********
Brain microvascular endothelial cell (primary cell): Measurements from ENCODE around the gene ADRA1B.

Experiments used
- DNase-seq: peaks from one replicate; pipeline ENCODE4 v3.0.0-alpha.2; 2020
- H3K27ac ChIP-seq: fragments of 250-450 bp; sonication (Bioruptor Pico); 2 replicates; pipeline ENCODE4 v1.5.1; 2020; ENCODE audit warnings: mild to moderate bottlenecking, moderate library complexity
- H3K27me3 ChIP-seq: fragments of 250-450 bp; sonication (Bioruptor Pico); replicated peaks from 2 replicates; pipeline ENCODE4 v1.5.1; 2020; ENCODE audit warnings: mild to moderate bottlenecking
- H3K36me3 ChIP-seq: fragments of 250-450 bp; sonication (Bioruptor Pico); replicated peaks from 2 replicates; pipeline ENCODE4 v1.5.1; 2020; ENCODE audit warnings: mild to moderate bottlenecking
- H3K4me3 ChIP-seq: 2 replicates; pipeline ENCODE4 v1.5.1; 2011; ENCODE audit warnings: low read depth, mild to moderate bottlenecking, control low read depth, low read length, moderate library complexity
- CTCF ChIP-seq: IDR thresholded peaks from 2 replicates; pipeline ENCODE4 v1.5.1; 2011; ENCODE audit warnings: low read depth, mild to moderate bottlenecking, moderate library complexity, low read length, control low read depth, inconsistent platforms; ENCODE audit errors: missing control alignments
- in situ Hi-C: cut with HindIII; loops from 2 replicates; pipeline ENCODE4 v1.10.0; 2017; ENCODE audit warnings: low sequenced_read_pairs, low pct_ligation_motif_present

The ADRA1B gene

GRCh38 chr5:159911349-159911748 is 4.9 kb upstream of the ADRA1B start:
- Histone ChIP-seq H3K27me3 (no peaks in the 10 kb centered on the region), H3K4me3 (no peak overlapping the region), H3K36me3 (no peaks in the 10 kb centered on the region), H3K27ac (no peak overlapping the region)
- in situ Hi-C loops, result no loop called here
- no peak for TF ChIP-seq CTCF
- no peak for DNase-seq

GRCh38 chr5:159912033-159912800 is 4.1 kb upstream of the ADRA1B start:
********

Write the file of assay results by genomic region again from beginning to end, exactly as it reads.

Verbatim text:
Brain microvascular endothelial cell (primary cell): Measurements from ENCODE around the gene ADRA1B.

Experiments used
- DNase-seq: peaks from one replicate; pipeline ENCODE4 v3.0.0-alpha.2; 2020
- H3K27ac ChIP-seq: fragments of 250-450 bp; sonication (Bioruptor Pico); 2 replicates; pipeline ENCODE4 v1.5.1; 2020; ENCODE audit warnings: mild to moderate bottlenecking, moderate library complexity
- H3K27me3 ChIP-seq: fragments of 250-450 bp; sonication (Bioruptor Pico); replicated peaks from 2 replicates; pipeline ENCODE4 v1.5.1; 2020; ENCODE audit warnings: mild to moderate bottlenecking
- H3K36me3 ChIP-seq: fragments of 250-450 bp; sonication (Bioruptor Pico); replicated peaks from 2 replicates; pipeline ENCODE4 v1.5.1; 2020; ENCODE audit warnings: mild to moderate bottlenecking
- H3K4me3 ChIP-seq: 2 replicates; pipeline ENCODE4 v1.5.1; 2011; ENCODE audit warnings: low read depth, mild to moderate bottlenecking, control low read depth, low read length, moderate library complexity
- CTCF ChIP-seq: IDR thresholded peaks from 2 replicates; pipeline ENCODE4 v1.5.1; 2011; ENCODE audit warnings: low read depth, mild to moderate bottlenecking, moderate library complexity, low read length, control low read depth, inconsistent platforms; ENCODE audit errors: missing control alignments
- in situ Hi-C: cut with HindIII; loops from 2 replicates; pipeline ENCODE4 v1.10.0; 2017; ENCODE audit warnings: low sequenced_read_pairs, low pct_ligation_motif_present

The ADRA1B gene

GRCh38 chr5:159911349-159911748 is 4.9 kb upstream of the ADRA1B start:
- Histone ChIP-seq H3K27me3 (no peaks in the 10 kb centered on the region), H3K4me3 (no peak overlapping the region), H3K36me3 (no peaks in the 10 kb centered on the region), H3K27ac (no peak overlapping the region)
- in situ Hi-C loops, result no loop called here
- no peak for TF ChIP-seq CTCF
- no peak for DNase-seq

GRCh38 chr5:159912033-159912800 is 4.1 kb upstream of the ADRA1B start: